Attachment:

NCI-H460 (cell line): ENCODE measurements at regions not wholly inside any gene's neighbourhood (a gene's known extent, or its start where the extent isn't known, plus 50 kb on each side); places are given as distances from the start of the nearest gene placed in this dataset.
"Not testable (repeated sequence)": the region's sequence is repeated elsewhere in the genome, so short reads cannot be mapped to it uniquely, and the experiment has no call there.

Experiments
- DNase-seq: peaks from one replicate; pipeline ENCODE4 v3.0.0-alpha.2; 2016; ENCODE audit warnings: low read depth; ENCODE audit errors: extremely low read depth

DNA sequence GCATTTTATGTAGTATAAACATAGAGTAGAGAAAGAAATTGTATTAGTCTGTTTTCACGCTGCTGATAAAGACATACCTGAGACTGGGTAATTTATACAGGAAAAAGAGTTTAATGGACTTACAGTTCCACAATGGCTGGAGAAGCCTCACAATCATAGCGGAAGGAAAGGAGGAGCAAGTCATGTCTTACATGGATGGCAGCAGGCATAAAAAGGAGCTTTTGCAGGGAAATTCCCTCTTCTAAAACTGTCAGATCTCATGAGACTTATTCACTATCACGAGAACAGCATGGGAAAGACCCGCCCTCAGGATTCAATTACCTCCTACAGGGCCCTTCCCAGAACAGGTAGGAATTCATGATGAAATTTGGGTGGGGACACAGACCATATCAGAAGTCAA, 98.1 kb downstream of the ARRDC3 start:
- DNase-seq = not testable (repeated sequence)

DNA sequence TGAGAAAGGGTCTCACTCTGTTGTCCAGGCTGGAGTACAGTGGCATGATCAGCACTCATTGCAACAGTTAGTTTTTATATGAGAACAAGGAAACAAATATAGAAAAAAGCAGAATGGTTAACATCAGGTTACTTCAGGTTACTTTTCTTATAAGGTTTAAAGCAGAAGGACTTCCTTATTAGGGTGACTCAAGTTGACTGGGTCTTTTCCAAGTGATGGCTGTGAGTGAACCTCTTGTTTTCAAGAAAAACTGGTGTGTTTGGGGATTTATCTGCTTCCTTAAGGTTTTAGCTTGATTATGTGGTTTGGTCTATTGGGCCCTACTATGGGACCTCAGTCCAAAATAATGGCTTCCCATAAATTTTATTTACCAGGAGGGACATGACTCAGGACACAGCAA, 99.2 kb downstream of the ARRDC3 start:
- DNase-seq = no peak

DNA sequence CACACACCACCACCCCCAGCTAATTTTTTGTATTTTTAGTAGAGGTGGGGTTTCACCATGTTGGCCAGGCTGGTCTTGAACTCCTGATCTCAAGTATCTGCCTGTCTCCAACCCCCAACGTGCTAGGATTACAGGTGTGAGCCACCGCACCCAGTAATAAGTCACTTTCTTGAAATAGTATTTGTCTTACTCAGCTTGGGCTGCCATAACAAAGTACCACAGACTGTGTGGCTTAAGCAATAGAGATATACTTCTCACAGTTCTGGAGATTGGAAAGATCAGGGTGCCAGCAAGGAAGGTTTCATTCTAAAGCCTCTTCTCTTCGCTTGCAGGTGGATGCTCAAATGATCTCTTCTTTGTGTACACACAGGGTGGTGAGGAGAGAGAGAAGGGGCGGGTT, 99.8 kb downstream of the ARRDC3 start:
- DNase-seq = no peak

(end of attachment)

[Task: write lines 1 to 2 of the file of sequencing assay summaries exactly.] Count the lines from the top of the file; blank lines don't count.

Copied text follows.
NCI-H460 (cell line): ENCODE measurements at regions not wholly inside any gene's neighbourhood (a gene's known extent, or its start where the extent isn't known, plus 50 kb on each side); places are given as distances from the start of the nearest gene placed in this dataset.
"Not testable (repeated sequence)": the region's sequence is repeated elsewhere in the genome, so short reads cannot be mapped to it uniquely, and the experiment has no call there.